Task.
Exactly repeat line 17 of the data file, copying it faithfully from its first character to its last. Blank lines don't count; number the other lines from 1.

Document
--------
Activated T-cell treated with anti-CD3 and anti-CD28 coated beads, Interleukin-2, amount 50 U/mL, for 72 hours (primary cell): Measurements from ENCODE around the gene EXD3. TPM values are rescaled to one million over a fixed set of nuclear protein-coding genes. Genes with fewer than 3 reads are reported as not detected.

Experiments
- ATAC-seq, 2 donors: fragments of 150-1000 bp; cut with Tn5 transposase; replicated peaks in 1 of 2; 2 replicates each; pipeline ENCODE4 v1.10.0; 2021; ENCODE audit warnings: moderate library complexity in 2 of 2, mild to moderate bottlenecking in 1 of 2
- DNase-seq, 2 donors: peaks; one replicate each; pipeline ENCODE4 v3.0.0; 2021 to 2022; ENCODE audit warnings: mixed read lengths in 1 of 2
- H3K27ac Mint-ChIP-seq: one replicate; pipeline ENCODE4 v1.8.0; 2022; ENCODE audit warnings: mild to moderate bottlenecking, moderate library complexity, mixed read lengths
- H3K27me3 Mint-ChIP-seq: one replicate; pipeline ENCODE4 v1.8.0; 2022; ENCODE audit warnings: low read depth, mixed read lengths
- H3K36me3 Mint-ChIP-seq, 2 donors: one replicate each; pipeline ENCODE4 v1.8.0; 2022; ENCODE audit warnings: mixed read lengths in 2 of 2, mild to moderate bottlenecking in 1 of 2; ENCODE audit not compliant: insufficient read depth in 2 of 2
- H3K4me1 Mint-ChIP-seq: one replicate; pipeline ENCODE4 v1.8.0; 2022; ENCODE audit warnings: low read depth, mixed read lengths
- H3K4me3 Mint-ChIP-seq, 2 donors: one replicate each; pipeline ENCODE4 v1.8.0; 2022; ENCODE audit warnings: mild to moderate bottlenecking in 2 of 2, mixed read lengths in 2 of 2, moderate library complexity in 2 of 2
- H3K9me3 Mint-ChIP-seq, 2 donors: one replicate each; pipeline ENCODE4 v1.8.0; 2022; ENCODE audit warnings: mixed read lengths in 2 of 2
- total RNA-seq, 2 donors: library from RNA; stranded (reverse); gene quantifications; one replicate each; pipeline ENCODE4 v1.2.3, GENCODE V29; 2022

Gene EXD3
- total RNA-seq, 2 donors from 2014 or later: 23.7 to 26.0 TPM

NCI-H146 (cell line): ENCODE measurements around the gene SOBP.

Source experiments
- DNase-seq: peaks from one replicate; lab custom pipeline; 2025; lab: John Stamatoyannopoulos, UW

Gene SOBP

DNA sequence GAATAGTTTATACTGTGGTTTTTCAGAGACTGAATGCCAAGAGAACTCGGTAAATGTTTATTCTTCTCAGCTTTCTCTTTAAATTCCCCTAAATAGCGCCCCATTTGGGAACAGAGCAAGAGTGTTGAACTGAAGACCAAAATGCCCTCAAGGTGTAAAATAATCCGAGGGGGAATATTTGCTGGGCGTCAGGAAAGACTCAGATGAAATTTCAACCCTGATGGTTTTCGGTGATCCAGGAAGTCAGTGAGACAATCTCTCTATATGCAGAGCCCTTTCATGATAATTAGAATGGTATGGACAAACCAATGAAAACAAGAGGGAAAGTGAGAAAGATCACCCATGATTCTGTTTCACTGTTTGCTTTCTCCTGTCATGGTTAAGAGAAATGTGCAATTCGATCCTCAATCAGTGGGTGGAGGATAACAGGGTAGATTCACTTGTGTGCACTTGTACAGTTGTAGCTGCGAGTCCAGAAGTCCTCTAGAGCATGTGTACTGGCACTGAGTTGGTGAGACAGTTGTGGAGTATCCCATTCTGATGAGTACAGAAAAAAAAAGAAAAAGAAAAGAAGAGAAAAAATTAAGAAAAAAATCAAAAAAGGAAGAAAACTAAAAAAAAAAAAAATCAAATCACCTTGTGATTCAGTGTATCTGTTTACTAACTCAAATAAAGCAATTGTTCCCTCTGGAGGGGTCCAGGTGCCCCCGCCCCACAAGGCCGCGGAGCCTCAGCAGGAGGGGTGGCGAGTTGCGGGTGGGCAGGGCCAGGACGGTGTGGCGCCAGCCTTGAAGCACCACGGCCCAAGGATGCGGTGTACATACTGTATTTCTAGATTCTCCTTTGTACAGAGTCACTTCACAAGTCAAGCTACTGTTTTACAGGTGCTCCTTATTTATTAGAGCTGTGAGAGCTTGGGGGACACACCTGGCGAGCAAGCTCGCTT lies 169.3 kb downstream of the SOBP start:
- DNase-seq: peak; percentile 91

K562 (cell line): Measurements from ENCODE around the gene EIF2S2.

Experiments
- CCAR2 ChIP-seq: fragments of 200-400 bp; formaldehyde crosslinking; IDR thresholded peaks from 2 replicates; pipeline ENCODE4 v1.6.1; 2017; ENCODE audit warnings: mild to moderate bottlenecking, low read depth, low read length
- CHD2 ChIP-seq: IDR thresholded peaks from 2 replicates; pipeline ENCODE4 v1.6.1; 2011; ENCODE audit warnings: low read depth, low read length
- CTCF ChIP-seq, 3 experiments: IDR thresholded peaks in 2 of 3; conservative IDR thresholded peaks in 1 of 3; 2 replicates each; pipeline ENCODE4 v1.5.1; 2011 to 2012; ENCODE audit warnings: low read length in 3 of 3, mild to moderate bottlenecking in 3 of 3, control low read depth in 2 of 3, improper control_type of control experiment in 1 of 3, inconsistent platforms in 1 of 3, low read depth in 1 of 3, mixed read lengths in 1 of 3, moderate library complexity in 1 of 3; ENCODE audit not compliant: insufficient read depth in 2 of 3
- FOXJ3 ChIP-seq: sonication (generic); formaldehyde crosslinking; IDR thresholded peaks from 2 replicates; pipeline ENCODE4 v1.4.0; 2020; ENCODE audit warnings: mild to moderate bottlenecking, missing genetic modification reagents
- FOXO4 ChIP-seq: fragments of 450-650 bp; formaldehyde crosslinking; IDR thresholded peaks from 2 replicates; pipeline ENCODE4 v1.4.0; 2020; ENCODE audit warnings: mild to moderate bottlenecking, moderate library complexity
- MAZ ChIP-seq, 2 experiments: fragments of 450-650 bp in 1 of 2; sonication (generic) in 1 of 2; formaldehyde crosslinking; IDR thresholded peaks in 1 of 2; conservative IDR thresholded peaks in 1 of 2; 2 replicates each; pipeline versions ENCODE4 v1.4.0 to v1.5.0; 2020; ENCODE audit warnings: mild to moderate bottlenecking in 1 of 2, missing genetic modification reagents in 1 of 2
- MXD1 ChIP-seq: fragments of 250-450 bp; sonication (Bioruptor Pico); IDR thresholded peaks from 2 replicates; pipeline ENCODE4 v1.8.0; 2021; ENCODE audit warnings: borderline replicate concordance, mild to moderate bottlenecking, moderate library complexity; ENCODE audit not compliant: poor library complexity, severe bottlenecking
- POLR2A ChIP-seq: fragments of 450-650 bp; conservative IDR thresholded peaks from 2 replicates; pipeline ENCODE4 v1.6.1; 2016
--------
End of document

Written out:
Gene SOBP